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Moore v. State

Court of Appeals of Indiana

April 22, 2015

Derek L. Moore, Appellant-Defendant,
v.
State of Indiana, Appellee-Plaintiff

Page 1242

Appeal from the Marion Superior Court. The Honorable Mark D. Stoner. Cause No. 49G06-0410-FB-187118.

ATTORNEY FOR APPELLANT: Frederick Vaiana, Voyles, Zahn & Paul, Indianapolis, Indiana.

ATTORNEYS FOR APPELLEE: Gregory F. Zoeller, Attorney General of Indiana; Ellen H. Meilaender, Deputy Attorney General, Indianapolis, Indiana.

Bailey, Judge. Brown, J., concurs. Robb, J., dissents in part and concurs in part with opinion.

OPINION

Page 1243

Bailey, Judge.

Case Summary

[¶1] Derek L. Moore (" Moore" ) appeals the trial court's denial of his motion to correct error, which challenged the court's denial of his petition for sentence modification. We hold that the trial court erred in finding that it did not have the authority to entertain Moore's petition for sentence modification. However, we affirm the trial court's judgment to deny Moore's petition on its merits.

Issues

[¶2] Moore raises one issue on appeal, which we restate as: whether the trial court erred when it denied Moore's petition for sentence modification because the trial court did not apply a recent statutory revision that provided Moore procedural, as opposed to substantive, relief. We also address an issue first raised in the State's brief: whether Moore's appeal should be dismissed as moot.

Facts and Procedural History

[¶3] On February 13, 2006, pursuant to a plea agreement, Moore pleaded guilty in cause number 49G06-0410-FB-187118 (" FB-7118" ) to three counts of Robbery, as Class B felonies, and two counts of Unlawful Possession of a Firearm by a Serious Violent Felon, as Class B felonies. He also admitted to being a habitual offender.

[¶4] On March 16, 2006, the court imposed ten year sentences for each of the five Class B felony convictions and ordered that they be served consecutively. The court also enhanced Moore's first Robbery conviction sentence by ten years because of his habitual offender adjudication. The result was an aggregate sentence of sixty years.

[¶5] On July 11, 2014, Moore petitioned the trial court to modify his sentence in FB-7118.[1] The sentence modification statute

Page 1244

under which Moore sought relief provides:

(c) If more than three hundred sixty-five (365) days have elapsed since the convicted person began serving the sentence, the court may reduce or suspend the sentence and impose a sentence that the court was authorized to impose at the time of sentencing. The court must incorporate its reasons in the record.

Ind. Code § 35-38-1-17(c) (2014) (the " revised statute" ). The revised statute became effective July 1, 2014.

[¶6] On July 16, 2014, the court denied Moore's petition, citing a prior version of Indiana Code section 35-38-1-17, which provides, in relevant part:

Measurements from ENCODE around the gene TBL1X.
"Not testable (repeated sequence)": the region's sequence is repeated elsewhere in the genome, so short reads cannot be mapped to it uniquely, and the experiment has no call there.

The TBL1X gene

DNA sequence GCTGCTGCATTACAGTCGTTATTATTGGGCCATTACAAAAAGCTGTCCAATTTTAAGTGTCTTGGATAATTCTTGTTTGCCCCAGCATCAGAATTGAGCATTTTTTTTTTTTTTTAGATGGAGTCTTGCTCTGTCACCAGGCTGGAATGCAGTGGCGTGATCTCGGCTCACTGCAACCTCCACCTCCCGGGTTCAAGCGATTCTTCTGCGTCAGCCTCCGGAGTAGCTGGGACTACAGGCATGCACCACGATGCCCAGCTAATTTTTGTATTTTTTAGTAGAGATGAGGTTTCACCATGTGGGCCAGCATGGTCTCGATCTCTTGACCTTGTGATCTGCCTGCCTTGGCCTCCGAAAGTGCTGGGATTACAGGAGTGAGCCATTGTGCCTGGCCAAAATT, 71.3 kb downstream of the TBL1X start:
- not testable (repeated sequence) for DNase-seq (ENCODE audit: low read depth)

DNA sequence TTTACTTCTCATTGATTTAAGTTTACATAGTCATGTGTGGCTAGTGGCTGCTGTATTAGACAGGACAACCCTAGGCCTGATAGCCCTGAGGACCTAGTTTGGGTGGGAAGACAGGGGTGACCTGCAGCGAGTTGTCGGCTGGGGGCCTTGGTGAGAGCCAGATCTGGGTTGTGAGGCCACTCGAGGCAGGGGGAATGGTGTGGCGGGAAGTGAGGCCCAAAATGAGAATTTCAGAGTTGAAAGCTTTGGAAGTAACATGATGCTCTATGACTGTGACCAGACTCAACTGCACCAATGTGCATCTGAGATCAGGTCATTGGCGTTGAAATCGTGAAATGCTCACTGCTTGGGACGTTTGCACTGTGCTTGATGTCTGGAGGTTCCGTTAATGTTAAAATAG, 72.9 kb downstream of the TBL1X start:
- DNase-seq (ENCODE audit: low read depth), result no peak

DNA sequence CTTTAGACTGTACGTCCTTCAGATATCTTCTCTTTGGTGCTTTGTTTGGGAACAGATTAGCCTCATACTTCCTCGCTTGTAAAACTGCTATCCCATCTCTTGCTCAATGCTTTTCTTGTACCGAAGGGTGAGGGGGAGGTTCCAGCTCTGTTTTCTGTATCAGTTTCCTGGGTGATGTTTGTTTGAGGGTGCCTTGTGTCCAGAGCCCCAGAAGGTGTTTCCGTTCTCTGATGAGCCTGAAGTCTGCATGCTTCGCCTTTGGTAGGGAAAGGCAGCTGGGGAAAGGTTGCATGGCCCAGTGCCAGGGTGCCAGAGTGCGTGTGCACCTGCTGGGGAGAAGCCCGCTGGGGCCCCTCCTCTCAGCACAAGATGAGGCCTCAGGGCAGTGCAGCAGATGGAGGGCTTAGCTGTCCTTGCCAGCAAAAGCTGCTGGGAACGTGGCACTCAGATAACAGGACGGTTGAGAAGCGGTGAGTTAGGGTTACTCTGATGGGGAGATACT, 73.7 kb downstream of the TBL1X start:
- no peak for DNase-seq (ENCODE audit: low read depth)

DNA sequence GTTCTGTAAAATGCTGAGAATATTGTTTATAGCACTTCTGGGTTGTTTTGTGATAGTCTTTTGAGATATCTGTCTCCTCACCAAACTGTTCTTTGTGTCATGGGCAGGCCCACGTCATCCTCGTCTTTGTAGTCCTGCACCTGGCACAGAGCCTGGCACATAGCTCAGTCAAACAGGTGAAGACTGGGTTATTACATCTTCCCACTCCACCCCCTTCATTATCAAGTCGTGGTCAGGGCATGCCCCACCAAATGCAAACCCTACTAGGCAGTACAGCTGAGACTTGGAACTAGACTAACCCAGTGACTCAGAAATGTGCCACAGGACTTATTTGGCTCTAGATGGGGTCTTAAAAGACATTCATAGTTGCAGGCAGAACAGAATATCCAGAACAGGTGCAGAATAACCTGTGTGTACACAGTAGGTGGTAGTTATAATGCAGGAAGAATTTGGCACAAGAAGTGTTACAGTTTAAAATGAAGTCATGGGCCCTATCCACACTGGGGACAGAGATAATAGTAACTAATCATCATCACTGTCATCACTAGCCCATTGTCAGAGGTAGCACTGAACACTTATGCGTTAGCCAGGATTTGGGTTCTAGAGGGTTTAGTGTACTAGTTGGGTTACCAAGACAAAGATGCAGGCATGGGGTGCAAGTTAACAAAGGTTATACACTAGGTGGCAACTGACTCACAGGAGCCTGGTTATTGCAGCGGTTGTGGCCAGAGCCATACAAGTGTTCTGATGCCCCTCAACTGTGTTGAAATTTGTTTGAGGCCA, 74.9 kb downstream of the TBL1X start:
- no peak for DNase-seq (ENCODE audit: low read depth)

(b) If more than three hundred sixty-five (365) days have elapsed since the convicted person began serving the sentence and after a hearing at which the convicted person is present, the court may reduce or suspend the sentence, subject to the approval of the prosecuting attorney. [. . . .]

I.C. § 35-38-1-17(b) (Supp. 2006). The court found that it lacked authority to entertain Moore's petition because the prosecuting attorney had not consented to a modification. The court also noted that Moore's crime and sentence occurred prior to 2014 and " [t]he new statutes, effective on July 1, 2014, do not have retroactive application." (App. at 31.)

[¶7] On August 15, 2014, Moore filed a motion to correct error, arguing that the court had authority to entertain his petition because it was filed after the effective date of the revised statute. Moore argued that under the revised statute, the court had authority to modify his sentence without the prosecutor's consent.

[¶8] The court denied Moore's motion to correct error, reasoning that a savings clause enacted in 2014 " clearly indicates the legislature's intent that the new criminal code has no retroactive application." (App. at 35.) The court's order also stated that even if the court had authority to entertain Moore's petition, it would not grant the petition " given the serious nature of these charges and the defendant's criminal history[.]" (App. at 35.)

[¶9] Moore now appeals.

Discussion and Decision

Standard of Review

[¶10] A ruling on a motion to correct error generally is reviewed only for an abuse of discretion. Becker v. State, 992 N.E.2d 697, 700 (Ind. 2013). When a motion to correct error depends on a question of law, we review the trial court's resolution of that question de novo. Id. Matters of statutory interpretation are reviewed de novo because they present pure questions of law. Gardiner v. State, 928 N.E.2d 194, 196 (Ind. 2010).

[¶11] The overarching principle in statutory interpretation is to first decide " whether the legislature has spoken clearly and unambiguously on the point in question." Sloan v. State, 947 N.E.2d 917, 922 (Ind. 2011) (quoting Rheem Mfg. Co. v. Phelps Heating & Air Conditioning, Inc., 746 N.E.2d 941, 947 (Ind. 2001)). If a statute is clear and unambiguous, we do not apply any rules of construction other than giving effect to the plain and ordinary meaning of the ...


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